Can we get clarification on why there are two connectors on the v5 brain side for sending power to the jetson? Maybe a schematic of the connections too. I assume it’s functionality is to increase current capability (meaning the wires are in parallel). Thanks.
You are correct. We use a parallel connection for both power and ground to better distribute the current load on the 3-wire ports.
Is there a fuse on each individual port or just a shared fused on all the 3 wire ports together? Or is the goal to share current to protect the wires / pins?
There is one fuse for all of the 3-wire ports. So the double wire was just to protect the wires and pins/connectors.
@levipope Feedback on powering the Nano module.
First thing we did was power the Nano using a buck converter and surplus 7.2V NiMH batteries (got a few of those lying around). Ran the Nano at full power rather than 5W mode.
Two 7.2V battery connections were used so we could live swap during development without rebooting the Nano. Controlled shutdown of the Nano was also a consideration.
In essence we weren’t happy with powering from the 3 wire ports for multiple reasons. Runtime from a V5 battery wasn’t adequate.
Are we the same person? 2 7.2V batteries to allow hot swapping is how I powered by jetson years ago. I also had an inline power monitor just in case it was useful.
Nope, we diode isolate the batteries and use Anderson Power Pole connections. And a much cooler buck/boost module with input and output VI monitoring
What y’all are doing sounds great. We created the power adapter for the V5 to keep things simple and not require an extra battery for matches. In low power mode the you should easily be able to run of a single V5 battery for the length of a match. But I 100% agree that it does make it a little more difficult for development. I will note that if you run the Jetson in the 5W mode you can work on a stationary robot for an extended period of time if you leave the charger plugged into the V5 battery. But testing on a field does require a lot of battery swaps. The only thing to watch out for, running at full power, make sure you have adequate air flow on the Jetson. That baby can get hot.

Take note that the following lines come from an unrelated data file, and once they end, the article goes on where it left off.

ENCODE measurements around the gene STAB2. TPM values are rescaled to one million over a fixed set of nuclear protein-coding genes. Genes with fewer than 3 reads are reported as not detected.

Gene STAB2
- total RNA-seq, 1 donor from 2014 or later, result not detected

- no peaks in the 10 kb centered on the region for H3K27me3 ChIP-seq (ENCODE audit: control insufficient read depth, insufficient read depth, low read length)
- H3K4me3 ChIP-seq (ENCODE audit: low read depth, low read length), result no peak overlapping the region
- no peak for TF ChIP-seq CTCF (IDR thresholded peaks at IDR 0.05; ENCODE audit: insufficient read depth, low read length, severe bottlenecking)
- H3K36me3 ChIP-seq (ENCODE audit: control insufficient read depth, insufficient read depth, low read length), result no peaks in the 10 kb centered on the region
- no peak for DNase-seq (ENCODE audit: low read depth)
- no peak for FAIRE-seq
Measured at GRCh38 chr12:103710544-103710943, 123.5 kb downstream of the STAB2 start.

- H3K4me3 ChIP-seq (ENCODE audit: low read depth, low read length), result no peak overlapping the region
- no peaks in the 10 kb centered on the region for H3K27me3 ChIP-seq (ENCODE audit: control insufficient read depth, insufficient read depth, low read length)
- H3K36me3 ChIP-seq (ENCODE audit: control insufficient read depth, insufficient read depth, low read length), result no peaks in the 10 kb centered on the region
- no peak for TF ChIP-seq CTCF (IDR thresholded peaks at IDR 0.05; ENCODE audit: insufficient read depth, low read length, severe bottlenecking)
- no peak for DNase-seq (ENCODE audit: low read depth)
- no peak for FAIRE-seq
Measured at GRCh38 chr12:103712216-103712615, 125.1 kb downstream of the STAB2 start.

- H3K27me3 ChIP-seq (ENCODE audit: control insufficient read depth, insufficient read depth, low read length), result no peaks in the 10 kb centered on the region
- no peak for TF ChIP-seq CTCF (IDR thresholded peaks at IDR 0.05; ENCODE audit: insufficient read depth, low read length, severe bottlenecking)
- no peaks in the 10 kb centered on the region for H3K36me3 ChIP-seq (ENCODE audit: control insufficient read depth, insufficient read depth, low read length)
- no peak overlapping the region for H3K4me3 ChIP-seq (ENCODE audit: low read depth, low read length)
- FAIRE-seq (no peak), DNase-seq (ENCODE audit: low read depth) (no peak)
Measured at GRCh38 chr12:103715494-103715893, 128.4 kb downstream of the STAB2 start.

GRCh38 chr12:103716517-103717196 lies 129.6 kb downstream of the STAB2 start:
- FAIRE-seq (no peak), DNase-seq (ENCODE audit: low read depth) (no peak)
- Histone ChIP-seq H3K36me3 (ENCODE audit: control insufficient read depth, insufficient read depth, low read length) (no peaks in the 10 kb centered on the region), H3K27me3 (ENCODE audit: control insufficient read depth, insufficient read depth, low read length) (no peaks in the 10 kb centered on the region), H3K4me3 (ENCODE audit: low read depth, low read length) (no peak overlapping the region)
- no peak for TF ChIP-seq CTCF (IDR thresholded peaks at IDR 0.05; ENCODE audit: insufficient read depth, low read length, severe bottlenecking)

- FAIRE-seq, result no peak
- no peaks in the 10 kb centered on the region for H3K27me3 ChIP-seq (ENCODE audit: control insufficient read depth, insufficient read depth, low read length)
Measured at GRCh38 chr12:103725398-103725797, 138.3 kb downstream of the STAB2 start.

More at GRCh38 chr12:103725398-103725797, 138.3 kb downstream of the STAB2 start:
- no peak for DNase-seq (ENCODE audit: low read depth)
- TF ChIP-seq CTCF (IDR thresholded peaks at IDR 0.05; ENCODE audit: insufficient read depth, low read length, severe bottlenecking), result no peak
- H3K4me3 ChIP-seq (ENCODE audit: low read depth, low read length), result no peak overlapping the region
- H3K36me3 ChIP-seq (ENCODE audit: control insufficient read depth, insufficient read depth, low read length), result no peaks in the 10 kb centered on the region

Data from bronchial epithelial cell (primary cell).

Understand the need for simplicity. Just providing feedback that simplicity didn’t work for us and hot swapping was an important consideration. If you’re just using the Jetson Nano as a black box VEX sensor then the supplied power cable would be okay.
See my girlfriend (ECE major then, and now ECE PhD student) promised it would be fineeeee. Okay actually she said I needed to ensure a fully charged battery and a depleted battery were only both plugged in for short periods of time. For extended use the two batteries needed to be very similarly charged otherwise directly connecting them would cause the more charged of the pair to try to discharge aggressively until the charge was equalized. We made sure to always swap both together, one after the other.
(I realized I should actually explain what is required to mimic my picture without obvious danger)
Diode isolating of course removes that risk.
Lol, she is right, it’s all going to be fine…
If the batteries are not new and have had many charge discharge cycles, then their internal resistance grows and that would limit the current of energy transfer while you swap them.
You only going to run into problem if batteries are new or you leave them connected for long period of time - then they will overheat and damage to electrodes will occur.